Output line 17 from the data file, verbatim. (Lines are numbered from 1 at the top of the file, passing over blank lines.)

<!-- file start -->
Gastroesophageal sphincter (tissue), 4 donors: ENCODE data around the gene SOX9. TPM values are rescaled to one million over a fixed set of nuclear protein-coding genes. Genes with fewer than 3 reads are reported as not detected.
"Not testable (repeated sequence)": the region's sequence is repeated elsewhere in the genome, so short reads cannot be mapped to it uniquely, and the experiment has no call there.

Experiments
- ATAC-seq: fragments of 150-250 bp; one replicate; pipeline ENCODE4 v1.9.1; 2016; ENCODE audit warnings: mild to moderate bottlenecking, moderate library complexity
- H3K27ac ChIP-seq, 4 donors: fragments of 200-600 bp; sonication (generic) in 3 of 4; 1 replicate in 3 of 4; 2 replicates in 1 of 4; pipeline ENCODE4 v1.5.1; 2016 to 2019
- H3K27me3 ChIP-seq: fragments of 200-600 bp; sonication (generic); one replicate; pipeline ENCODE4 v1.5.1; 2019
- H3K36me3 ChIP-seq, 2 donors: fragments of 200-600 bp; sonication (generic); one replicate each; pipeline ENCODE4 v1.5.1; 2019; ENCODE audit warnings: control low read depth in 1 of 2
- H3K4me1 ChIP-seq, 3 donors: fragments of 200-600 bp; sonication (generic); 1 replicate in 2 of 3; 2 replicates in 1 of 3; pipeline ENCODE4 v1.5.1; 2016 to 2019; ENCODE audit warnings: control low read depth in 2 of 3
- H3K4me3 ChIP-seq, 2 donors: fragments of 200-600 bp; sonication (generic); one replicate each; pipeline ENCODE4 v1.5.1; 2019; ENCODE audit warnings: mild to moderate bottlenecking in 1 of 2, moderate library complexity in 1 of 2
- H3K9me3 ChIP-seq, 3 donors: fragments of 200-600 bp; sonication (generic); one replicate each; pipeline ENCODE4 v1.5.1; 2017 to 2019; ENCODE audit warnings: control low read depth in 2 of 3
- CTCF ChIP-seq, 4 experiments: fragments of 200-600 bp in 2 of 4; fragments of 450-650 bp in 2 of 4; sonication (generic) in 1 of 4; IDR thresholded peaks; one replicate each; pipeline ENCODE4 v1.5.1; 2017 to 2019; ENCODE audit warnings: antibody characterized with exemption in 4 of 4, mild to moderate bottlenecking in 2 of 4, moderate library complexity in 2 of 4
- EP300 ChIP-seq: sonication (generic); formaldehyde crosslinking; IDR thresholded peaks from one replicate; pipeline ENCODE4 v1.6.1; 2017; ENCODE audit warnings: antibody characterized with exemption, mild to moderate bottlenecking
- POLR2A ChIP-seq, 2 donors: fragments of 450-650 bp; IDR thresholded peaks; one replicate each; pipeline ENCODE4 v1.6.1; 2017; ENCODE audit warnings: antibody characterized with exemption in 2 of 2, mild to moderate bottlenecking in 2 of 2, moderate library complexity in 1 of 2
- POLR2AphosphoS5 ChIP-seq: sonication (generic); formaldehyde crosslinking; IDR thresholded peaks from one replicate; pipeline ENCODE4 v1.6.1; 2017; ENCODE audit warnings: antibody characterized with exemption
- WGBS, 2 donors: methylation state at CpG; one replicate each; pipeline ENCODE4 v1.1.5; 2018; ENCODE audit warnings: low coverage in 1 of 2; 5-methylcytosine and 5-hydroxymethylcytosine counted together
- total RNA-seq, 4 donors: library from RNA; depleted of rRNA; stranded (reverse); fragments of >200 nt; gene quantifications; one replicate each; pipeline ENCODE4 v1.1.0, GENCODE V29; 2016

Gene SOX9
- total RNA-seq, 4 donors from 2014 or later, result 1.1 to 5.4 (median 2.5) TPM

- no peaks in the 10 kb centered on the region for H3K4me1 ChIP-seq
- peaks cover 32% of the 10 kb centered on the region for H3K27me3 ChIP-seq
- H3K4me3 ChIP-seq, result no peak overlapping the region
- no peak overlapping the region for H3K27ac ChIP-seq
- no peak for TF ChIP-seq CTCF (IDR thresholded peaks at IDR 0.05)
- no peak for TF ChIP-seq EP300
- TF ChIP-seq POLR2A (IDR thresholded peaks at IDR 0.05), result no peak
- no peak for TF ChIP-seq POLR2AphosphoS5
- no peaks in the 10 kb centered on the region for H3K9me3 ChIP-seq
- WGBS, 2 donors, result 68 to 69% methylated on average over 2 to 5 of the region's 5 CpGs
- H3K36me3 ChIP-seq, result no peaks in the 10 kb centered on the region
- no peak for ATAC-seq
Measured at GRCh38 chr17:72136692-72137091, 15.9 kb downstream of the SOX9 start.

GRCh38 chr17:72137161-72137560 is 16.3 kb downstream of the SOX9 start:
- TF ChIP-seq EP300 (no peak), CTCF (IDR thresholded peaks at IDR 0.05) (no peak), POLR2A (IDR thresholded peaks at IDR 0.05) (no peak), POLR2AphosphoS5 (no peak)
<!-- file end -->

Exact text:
Gene SOX9